What Fibonacci, and Ancient Indian Scholars, Didn’t Know About the Golden Ratio

What Fibonacci, and Ancient Indian Scholars, Didn’t Know About the Golden Ratio

•Many indocentric claims about the Fibonacci series and the ‘golden ratio’ in mathematics don’t do justice to the actual history of the subject. •It is easy these days to find articles and social media posts claiming to analyse the relationship between the Fibonacci series and golden ratio, and thereon to Indian culture. •More often than not, such claims are used to float deceptive conclusions about how ancient Indian scholars knew these concepts and their applications.


Many indocentric claims about the Fibonacci series and the ‘golden ratio’ in mathematics don’t do justice to the actual history of the subject – while the proponents of these claims almost always exaggerate their assertions to a point where many original innovators don’t get their due credit.

The Fibonacci series is one of many interesting topics in mathematics, most importantly for its association with the golden ratio, which has a lot of peculiar properties and an equal number of myths related to it. You can obtain the Fibonacci series by taking two initial numbers, say 0 and 1, and then calculating the next term by adding the two previous terms. So the series goes thus:

0, 1, 1, 2, 3, 5, 8, 13, 21, …

The Fibonacci series also occurs throughout nature, like in the arrangement of certain seed patterns.

Through this article, let’s examine some historical arguments associated with the Fibonacci series, the golden ratio and their relationship – and to claims about work on these concepts by scholars in ancient India.

A line is said to be divided in the golden ratio if the ratio of the larger to the smaller part is as the whole to the larger part. As simple as it may sound, the implications of such a definition are profound. One is the self-similarity property of the golden ratio. This is obvious if you take the ‘golden rectangle’ (image below) and divide it according to the golden ratio. The part of the rectangle that remains will itself have sides whose lengths are proportionate to the golden ratio.

An illustration of a ‘golden rectangle’. To be ‘golden’, (a + b)/a must equal a/b. These fractions have the value of the golden ratio. Illustration: Public domain
And if you continued this process of division as above, you will obtain a series of ever smaller rectangles whose sides are according to the golden ratio itself.

As the 17th century German astronomer Johannes Kepler wrote:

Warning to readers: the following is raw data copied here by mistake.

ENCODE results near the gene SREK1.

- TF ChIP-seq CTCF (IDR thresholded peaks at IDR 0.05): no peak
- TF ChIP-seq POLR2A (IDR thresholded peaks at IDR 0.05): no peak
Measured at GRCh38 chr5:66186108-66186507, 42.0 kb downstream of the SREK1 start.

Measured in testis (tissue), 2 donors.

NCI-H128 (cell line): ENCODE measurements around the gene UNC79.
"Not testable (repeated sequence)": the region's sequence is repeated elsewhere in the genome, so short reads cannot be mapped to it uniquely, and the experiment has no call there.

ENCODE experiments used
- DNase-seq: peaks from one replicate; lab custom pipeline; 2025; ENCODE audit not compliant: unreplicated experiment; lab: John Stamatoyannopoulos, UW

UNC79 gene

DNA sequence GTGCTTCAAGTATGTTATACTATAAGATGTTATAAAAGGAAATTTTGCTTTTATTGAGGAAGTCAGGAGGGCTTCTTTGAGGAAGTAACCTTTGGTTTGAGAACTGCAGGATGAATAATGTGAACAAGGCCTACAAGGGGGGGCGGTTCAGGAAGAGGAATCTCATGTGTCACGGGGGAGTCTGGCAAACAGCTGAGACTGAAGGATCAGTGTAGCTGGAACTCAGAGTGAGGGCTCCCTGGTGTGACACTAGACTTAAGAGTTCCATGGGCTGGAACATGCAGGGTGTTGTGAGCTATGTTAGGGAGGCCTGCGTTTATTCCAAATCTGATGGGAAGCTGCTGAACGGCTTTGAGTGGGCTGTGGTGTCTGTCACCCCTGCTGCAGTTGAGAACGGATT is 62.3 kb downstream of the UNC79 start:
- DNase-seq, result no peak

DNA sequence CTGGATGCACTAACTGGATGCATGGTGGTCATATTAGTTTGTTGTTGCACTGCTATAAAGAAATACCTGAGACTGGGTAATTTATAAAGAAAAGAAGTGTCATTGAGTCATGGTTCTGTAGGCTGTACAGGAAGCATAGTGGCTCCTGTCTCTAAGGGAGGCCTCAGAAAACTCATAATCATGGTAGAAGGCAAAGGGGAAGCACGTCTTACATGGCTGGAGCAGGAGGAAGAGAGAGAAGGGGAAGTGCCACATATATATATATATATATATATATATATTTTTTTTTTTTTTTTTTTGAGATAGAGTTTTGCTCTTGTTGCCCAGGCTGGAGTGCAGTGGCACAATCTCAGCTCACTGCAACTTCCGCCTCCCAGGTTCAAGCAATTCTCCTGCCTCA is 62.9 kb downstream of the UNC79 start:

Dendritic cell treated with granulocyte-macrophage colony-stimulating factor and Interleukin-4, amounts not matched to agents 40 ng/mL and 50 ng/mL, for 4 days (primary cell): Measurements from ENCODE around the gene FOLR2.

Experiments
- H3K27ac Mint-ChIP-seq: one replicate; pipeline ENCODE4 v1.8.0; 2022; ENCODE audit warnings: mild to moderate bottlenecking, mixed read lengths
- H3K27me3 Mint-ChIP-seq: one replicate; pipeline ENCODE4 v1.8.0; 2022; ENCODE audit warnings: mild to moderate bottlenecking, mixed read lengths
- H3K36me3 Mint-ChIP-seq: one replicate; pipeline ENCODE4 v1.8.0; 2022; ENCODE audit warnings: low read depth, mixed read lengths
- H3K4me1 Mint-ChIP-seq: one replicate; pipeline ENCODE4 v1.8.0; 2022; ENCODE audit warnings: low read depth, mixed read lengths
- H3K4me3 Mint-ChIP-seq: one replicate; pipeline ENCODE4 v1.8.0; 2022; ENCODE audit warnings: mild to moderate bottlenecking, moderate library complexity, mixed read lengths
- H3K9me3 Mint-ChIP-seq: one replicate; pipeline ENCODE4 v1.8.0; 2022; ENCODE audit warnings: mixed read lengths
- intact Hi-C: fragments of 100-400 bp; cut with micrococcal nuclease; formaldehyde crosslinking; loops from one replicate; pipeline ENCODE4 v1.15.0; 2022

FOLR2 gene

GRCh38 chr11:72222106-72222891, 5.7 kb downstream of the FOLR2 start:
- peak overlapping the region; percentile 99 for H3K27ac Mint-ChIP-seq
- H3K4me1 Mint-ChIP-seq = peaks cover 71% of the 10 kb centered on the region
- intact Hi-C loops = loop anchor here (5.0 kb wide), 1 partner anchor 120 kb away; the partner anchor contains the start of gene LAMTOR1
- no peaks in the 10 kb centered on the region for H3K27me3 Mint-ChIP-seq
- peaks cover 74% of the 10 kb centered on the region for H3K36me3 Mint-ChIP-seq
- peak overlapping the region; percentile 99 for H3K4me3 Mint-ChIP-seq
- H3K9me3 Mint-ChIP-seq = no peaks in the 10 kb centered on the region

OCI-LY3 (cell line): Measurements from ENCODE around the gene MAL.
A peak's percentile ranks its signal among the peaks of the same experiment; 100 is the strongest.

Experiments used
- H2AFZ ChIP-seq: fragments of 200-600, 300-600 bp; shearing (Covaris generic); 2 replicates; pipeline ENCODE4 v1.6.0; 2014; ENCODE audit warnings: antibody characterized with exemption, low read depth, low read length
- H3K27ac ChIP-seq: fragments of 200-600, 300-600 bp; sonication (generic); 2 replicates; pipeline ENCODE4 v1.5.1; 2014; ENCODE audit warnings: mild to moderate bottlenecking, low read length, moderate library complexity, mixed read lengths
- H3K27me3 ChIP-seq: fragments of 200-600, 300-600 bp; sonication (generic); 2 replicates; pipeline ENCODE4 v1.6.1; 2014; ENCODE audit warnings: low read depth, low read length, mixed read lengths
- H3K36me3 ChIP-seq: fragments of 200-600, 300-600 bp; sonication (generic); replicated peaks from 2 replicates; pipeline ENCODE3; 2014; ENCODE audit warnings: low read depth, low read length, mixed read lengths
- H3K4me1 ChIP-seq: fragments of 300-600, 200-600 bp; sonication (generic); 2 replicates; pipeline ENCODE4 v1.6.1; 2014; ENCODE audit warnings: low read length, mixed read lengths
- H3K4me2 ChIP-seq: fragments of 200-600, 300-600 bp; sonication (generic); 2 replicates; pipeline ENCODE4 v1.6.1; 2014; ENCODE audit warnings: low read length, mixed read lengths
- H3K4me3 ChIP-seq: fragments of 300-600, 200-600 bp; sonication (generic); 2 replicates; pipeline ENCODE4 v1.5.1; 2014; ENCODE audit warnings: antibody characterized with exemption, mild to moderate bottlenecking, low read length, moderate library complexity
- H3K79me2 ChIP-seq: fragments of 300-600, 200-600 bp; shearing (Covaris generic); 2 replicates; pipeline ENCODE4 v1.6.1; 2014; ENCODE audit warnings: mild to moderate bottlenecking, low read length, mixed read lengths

A peculiarity of this proportion lies in the fact that a similar proportion can be constructed out of the larger part and the whole; what was formerly the larger part now becomes the smaller, what was formerly the whole now becomes the larger part, and the sum of these two now has the ratio of the whole. This goes on indefinitely; the divine proportion always remaining…

The next interesting point is the relationship between the Fibonacci series and the golden ratio. Specifically, the ratio of consecutive terms of the series converges to the golden ratio as the number of terms are increased. For a substantial part of the history of the Fibonacci series, mathematicians didn’t recognise this relationship.

It is easy these days to find articles and social media posts claiming to analyse the relationship between the Fibonacci series and golden ratio, and thereon to Indian culture. More often than not, such claims are used to float deceptive conclusions about how ancient Indian scholars knew these concepts and their applications – at the same time without ever discussing these scholars’ work.

Most of these claims spiral out from one established fact that Sanskrit scholars, led by Pingala (c. second century BC), investigated a series that later came to be called the ‘Fibonacci series’, with reference to Sanskrit prosody. The claimants here typically make four mistakes:


1. The Fibonacci series and the golden ratio are not the same thing, and for centuries mathematicians didn’t know about how they were related.


2. Some have said Fibonacci (a.k.a. Leonardo of Pisa) credited ancient Hindu scholars for the series named after him. However, Fibonacci appreciated the Hindu algorithms in his famous work on computations, Liber Abaci (1202), but didn’t credit the series to anyone. His approach also seems original and significantly different from the one Pingala employed.


3. Fibonacci himself didn’t know about the relationship between the series named after him and the golden ratio, although he worked with both of them. This relationship came to light in 1560, in the work of the German mathematician Simon Jacob, and followed by Kepler’s independent discovery in 1608.


4. Hindu scholars didn’t record the appearance of the golden ratio and the Fibonacci series in nature. These breakthroughs came later in medieval and modern Europe.